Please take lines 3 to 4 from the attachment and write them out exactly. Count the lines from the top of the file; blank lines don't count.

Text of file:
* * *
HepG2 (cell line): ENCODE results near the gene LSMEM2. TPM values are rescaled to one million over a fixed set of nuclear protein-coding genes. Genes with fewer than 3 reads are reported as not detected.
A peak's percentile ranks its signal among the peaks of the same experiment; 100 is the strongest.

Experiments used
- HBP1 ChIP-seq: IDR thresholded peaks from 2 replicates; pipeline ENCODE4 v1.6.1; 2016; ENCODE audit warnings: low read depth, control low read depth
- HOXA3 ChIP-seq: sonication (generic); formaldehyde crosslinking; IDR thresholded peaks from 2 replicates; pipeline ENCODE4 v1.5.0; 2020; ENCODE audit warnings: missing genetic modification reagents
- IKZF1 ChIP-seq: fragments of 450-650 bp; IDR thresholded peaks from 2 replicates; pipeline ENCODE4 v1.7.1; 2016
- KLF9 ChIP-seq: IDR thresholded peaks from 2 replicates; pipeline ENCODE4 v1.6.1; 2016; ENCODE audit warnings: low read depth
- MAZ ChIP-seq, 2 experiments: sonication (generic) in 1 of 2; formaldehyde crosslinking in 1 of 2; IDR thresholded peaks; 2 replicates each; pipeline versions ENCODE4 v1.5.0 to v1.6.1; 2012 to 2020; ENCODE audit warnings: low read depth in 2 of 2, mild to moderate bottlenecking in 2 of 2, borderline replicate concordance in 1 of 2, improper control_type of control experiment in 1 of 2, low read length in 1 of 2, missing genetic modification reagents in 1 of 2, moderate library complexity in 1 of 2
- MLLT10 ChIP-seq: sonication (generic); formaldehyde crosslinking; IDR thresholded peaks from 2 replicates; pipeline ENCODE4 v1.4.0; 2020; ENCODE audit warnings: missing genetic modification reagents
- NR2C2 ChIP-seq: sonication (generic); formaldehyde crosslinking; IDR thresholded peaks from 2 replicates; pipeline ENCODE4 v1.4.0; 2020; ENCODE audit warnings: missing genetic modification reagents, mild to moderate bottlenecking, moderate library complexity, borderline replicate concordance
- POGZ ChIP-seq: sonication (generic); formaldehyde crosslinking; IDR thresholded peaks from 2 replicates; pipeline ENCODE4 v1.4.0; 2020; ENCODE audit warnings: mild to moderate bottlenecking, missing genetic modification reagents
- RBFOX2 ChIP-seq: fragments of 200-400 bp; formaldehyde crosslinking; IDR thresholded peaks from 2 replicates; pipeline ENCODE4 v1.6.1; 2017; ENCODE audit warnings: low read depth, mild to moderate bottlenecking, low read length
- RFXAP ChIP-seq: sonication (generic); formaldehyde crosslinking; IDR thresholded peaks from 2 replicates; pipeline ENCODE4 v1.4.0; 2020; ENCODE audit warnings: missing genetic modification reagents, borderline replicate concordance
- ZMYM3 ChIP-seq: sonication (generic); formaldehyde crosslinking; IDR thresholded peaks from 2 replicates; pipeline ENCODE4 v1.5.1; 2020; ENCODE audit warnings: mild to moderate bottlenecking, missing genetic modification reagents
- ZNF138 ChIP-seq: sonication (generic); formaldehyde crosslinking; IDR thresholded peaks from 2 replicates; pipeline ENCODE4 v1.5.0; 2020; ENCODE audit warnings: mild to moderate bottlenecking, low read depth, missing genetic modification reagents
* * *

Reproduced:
Experiments used
- HBP1 ChIP-seq: IDR thresholded peaks from 2 replicates; pipeline ENCODE4 v1.6.1; 2016; ENCODE audit warnings: low read depth, control low read depth